why I'm outraged and why you should be too
Lucy Palma '23
Last night, I was scrolling through my phone when I got a notification that a Supreme Court draft opinion overturning Roe v. Wade had been leaked. Honestly, I was in complete shock; my mom had been telling me for weeks that it didn't look good and Roe could be overturned, but I never fully believed her. Seeing the notification on my phone and reading the Politico article with the draft attached was the first time I realized this was real. For the first time in its history, the Supreme Court was rolling back a constitutional right that it had granted its citizens of the United States. Despite the fact that an overwhelming amount of Americans believe in a woman’s right to choose her reproductive future, five Supreme Court justices that pledged in their confirmation hearings that Roe was an established law voted to overturn it anyway.
For me, Roe has embodied more than just a case that legalized abortion. For me it embodied all different types of basic women’s rights, women’s rights that are human rights. Reproductive Rights are not a “female issue”; they are a human issue. The advances women have made in society and in the workplace are a direct result of laws that have enabled women to have control over their reproductive rights. Pro-life advocates can make their own choices about their own bodies. However, stripping every American woman of their rights to reproductive freedom is not just nor fair, and is instead controlling and suppressive. How much longer will we allow our government, comprised mostly of men, to use its power to strip women of their rights and to further set them back? The reality is overturning Roe will not stop abortions, but just stop safe and accessible ones. Therefore, this decision is simply a power grab by the men in our society to reinforce a patriarchal order that has been slipping out of their hands.
One of the things that makes me so outraged is the hypocrisy the Republican party has shown regarding legislation that supports life. They are very quick to call themselves “pro-life”; however, they are not pro-life once the baby is born. They are anti-gun control legislation, which protects the lives of kids whose parents have named them and watched them grow up. They refuse to fund beneficial healthcare for new mothers who have just had a baby and need support. They are anti-early childhood education and subsidized daycare, so mothers who need to work to support their baby continue to not have a safe and affordable place for that child to go. The reality is, that our society does not make it economically or socially easy for women to have children. Maternal leave is minimal at best, and the income gap makes it even harder for women to support themselves and their dependent children.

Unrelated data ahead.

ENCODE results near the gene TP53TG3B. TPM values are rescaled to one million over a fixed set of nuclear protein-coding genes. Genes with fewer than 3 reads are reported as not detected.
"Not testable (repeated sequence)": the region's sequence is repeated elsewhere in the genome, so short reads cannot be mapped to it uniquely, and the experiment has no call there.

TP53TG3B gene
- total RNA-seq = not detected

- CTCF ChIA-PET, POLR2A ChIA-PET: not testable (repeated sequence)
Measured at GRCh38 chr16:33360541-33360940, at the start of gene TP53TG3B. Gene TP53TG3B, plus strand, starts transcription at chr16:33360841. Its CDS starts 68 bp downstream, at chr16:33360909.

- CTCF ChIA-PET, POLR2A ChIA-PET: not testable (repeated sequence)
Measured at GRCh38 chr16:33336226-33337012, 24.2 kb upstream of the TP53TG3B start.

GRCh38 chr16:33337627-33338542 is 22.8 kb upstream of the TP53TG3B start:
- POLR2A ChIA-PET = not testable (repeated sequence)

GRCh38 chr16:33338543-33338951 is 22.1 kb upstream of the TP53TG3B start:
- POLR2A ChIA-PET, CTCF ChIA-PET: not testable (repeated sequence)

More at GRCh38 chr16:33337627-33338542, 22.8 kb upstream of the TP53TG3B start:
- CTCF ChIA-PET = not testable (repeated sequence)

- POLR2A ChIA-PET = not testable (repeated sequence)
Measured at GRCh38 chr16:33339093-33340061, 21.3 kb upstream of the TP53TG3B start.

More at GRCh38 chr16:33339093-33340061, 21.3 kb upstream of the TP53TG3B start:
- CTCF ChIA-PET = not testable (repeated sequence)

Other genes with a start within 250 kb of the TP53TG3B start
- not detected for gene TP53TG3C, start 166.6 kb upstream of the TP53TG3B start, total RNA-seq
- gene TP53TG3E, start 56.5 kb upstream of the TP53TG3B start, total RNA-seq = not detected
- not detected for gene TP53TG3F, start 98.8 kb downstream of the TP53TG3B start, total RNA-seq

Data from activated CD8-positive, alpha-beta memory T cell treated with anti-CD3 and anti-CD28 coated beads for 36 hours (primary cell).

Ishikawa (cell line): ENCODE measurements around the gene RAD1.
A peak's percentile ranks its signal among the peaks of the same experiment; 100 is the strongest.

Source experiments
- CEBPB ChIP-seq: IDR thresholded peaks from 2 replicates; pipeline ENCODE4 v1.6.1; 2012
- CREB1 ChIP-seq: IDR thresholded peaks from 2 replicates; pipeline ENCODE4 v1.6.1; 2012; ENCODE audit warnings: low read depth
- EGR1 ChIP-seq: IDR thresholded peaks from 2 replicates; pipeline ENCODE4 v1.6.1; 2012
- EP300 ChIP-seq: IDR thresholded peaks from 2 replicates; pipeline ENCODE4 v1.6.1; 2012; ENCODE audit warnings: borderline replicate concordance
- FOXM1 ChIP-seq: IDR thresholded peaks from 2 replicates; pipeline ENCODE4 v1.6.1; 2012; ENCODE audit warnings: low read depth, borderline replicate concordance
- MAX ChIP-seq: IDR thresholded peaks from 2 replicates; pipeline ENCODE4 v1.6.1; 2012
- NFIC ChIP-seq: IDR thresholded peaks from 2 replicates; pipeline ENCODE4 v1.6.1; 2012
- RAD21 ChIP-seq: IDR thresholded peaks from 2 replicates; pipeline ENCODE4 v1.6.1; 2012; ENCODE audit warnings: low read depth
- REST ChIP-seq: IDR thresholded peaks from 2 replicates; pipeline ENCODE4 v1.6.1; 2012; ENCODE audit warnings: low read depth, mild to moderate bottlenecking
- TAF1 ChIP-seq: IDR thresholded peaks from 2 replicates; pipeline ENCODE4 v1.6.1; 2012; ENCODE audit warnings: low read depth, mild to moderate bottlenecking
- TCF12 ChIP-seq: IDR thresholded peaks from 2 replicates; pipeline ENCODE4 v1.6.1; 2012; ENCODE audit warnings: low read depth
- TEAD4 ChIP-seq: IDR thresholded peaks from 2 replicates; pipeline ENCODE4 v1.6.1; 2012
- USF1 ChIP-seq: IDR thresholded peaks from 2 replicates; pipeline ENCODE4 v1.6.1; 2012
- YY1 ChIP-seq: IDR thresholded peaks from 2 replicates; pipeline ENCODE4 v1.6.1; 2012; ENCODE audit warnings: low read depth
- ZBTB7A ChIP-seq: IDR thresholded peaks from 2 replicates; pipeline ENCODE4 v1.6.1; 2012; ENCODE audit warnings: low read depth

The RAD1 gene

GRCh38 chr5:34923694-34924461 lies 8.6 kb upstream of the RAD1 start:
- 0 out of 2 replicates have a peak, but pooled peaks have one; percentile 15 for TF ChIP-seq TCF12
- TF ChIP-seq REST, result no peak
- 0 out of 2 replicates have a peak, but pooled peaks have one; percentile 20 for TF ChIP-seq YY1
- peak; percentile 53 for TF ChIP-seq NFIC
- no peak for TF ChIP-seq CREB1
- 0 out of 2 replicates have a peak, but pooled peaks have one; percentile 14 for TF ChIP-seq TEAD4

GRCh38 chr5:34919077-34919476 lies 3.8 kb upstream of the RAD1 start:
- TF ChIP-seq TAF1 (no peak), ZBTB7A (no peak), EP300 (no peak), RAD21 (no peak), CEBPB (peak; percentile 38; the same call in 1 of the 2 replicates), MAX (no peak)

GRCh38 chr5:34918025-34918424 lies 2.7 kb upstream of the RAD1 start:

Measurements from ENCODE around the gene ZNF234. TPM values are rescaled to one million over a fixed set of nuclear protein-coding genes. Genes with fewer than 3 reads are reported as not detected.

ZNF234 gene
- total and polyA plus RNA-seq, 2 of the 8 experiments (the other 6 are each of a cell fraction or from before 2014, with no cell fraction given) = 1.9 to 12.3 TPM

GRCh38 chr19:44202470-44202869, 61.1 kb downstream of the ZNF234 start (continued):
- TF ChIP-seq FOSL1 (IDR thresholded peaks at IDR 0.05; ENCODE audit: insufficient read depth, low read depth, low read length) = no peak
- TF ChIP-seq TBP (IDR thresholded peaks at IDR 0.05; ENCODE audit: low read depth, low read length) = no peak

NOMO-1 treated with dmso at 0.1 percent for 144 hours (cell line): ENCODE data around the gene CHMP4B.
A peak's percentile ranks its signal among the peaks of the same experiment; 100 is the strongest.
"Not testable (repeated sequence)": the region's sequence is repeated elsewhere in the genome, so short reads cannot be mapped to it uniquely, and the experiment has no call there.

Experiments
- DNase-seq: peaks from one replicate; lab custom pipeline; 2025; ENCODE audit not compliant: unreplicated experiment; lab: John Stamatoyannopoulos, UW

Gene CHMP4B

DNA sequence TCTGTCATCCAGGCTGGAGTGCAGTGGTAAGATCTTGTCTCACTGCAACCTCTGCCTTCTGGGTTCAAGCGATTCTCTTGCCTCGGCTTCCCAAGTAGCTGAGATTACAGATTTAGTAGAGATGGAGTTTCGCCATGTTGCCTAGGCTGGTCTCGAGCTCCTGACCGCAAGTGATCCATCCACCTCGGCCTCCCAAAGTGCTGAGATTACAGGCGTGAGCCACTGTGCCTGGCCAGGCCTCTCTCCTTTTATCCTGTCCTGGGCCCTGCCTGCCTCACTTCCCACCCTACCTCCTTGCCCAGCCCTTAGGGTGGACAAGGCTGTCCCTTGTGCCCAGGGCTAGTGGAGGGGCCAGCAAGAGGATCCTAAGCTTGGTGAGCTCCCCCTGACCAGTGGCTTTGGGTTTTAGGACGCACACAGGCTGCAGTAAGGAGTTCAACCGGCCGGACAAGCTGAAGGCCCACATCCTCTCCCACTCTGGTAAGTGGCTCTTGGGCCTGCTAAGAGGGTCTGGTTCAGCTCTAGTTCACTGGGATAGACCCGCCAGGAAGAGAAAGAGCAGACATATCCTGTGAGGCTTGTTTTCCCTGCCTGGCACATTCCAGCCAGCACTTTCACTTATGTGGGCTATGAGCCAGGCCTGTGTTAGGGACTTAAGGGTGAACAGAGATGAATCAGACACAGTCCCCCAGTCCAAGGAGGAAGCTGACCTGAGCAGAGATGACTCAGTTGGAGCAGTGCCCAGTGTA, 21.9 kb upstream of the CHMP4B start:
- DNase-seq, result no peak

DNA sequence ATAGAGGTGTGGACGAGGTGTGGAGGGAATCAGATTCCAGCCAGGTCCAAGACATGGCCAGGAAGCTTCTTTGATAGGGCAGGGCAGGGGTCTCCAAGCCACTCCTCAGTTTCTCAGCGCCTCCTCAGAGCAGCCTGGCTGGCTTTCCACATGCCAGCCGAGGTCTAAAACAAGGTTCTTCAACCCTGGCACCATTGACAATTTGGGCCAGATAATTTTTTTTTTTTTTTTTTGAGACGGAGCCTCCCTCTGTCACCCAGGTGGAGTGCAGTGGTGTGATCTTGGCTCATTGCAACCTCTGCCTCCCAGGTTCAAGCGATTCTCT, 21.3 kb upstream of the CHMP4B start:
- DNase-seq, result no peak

In America, the groups most likely to get an abortion are women of color, specifically Black women, women who are young, and women from low economic backgrounds. Republicans repeatedly refuse to support legislation that would give these groups of women the ability to freely choose to have a child that they know they can support and educate. As a white woman who is lucky enough to have the economic resources to travel to a sanctuary state to get an abortion if one is needed, I am angry for myself, but I am mostly angry for the women who simply cannot afford to travel to get a safe abortion if Roe is overturned. These are the women that we have chosen to abandon in so many ways in our country. If men were the ones who needed abortions in our society, would the Supreme Court be racing to overturn Roe?